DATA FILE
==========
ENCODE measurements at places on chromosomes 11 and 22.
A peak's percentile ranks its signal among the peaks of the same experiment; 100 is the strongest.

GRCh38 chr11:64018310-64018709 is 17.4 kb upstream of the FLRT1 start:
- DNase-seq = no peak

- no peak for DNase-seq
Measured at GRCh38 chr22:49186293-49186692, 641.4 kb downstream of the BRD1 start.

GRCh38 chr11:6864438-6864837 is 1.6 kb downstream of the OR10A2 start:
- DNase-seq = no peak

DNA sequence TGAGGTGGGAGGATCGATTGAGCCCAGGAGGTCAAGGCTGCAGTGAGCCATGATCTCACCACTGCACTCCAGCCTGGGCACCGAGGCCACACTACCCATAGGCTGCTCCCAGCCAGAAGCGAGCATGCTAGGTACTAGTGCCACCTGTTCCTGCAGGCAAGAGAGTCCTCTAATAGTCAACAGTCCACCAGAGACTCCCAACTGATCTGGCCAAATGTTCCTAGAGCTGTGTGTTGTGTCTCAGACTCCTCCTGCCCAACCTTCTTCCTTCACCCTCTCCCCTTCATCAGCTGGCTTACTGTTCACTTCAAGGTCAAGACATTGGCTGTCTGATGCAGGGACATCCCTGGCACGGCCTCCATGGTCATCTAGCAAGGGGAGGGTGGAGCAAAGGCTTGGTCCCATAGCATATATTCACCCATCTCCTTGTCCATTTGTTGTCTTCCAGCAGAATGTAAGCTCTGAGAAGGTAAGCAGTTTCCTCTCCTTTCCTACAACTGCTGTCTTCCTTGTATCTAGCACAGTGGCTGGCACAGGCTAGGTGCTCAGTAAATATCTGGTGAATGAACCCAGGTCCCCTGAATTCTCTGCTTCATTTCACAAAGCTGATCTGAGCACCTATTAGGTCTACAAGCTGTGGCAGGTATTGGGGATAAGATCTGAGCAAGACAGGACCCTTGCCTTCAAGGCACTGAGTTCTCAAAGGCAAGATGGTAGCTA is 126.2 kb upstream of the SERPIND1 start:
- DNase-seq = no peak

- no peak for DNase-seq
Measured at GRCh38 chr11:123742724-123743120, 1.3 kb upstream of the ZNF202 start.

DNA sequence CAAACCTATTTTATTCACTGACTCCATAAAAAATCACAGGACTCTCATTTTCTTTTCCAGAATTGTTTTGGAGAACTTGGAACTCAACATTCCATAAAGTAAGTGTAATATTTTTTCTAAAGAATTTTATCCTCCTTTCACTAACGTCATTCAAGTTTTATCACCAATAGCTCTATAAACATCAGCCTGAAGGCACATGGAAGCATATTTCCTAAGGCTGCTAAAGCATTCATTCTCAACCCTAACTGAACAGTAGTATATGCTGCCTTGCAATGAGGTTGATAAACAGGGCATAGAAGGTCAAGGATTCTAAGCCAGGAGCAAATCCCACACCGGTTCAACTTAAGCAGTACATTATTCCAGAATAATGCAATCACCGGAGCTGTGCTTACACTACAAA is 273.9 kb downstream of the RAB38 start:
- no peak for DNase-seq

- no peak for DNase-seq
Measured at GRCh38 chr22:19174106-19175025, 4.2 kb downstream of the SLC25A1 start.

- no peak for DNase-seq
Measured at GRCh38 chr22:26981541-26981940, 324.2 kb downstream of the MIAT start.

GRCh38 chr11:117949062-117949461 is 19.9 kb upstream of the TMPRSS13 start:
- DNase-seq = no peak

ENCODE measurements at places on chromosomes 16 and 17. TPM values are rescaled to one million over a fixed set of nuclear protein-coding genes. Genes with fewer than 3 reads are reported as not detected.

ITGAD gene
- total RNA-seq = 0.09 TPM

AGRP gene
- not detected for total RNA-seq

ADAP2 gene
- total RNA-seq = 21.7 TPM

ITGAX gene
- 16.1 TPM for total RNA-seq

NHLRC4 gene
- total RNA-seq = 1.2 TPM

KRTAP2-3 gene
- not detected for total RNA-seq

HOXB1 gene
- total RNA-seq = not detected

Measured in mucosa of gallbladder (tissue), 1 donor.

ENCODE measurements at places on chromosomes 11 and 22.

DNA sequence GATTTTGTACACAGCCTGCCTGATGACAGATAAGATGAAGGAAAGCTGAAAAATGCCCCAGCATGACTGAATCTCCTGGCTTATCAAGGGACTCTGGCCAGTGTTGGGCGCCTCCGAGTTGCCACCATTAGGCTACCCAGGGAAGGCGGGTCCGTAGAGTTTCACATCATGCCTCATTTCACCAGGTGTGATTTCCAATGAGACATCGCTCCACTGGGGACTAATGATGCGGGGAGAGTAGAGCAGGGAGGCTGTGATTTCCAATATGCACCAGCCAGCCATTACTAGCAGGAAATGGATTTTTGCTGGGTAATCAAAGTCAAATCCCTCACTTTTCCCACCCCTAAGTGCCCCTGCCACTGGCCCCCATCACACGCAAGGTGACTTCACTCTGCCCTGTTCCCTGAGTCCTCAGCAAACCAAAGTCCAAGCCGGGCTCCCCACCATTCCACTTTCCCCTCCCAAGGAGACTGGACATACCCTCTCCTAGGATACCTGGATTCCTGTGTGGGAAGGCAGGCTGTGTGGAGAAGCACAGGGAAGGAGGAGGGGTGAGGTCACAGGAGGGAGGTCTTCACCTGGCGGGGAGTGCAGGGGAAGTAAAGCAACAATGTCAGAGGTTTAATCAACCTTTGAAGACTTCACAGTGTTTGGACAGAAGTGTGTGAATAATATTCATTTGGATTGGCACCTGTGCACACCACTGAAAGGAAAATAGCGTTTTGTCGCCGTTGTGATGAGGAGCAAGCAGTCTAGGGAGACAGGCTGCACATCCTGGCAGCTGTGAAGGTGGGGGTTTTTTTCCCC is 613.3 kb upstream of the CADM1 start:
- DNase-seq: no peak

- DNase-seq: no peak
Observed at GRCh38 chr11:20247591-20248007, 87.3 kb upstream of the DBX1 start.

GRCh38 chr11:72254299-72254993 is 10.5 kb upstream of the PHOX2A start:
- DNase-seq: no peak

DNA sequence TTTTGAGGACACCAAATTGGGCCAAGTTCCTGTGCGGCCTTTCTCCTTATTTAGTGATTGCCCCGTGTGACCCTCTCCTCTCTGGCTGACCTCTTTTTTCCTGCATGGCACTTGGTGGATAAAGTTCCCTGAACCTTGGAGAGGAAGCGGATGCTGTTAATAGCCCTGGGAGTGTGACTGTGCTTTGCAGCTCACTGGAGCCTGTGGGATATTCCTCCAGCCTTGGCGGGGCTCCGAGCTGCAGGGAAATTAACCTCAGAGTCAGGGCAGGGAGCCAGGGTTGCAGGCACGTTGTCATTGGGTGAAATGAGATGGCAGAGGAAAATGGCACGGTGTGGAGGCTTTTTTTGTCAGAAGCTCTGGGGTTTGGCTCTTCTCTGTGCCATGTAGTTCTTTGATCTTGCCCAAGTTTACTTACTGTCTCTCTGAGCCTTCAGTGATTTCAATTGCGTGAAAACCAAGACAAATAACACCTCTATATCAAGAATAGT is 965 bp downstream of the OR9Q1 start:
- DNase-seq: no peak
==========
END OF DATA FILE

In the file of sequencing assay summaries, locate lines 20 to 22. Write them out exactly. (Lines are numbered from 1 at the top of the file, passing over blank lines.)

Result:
- DNase-seq = no peak

ENCODE measurements at places on chromosomes 16 and 17. TPM values are rescaled to one million over a fixed set of nuclear protein-coding genes. Genes with fewer than 3 reads are reported as not detected.

ITGAD gene